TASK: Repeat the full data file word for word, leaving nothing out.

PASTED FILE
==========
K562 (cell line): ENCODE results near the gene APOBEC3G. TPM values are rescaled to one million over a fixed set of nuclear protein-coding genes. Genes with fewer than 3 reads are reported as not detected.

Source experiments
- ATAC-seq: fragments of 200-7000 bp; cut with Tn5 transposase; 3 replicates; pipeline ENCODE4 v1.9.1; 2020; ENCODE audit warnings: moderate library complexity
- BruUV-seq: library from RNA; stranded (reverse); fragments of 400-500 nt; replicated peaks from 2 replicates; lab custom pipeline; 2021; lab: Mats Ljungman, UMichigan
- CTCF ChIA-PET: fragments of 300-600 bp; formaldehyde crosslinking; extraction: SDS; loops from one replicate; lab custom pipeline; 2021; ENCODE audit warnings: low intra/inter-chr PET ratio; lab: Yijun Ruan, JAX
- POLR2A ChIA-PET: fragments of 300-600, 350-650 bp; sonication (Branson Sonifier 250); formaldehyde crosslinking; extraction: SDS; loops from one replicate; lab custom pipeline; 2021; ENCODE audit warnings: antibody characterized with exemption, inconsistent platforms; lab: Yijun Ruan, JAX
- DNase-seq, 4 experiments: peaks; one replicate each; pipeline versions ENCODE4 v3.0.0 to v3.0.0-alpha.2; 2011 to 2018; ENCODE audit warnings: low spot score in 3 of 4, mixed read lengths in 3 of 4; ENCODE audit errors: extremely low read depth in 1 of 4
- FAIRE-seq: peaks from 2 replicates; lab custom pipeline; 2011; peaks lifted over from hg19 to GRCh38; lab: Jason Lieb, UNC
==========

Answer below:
K562 (cell line): ENCODE results near the gene APOBEC3G. TPM values are rescaled to one million over a fixed set of nuclear protein-coding genes. Genes with fewer than 3 reads are reported as not detected.

Source experiments
- ATAC-seq: fragments of 200-7000 bp; cut with Tn5 transposase; 3 replicates; pipeline ENCODE4 v1.9.1; 2020; ENCODE audit warnings: moderate library complexity
- BruUV-seq: library from RNA; stranded (reverse); fragments of 400-500 nt; replicated peaks from 2 replicates; lab custom pipeline; 2021; lab: Mats Ljungman, UMichigan
- CTCF ChIA-PET: fragments of 300-600 bp; formaldehyde crosslinking; extraction: SDS; loops from one replicate; lab custom pipeline; 2021; ENCODE audit warnings: low intra/inter-chr PET ratio; lab: Yijun Ruan, JAX
- POLR2A ChIA-PET: fragments of 300-600, 350-650 bp; sonication (Branson Sonifier 250); formaldehyde crosslinking; extraction: SDS; loops from one replicate; lab custom pipeline; 2021; ENCODE audit warnings: antibody characterized with exemption, inconsistent platforms; lab: Yijun Ruan, JAX
- DNase-seq, 4 experiments: peaks; one replicate each; pipeline versions ENCODE4 v3.0.0 to v3.0.0-alpha.2; 2011 to 2018; ENCODE audit warnings: low spot score in 3 of 4, mixed read lengths in 3 of 4; ENCODE audit errors: extremely low read depth in 1 of 4
- FAIRE-seq: peaks from 2 replicates; lab custom pipeline; 2011; peaks lifted over from hg19 to GRCh38; lab: Jason Lieb, UNC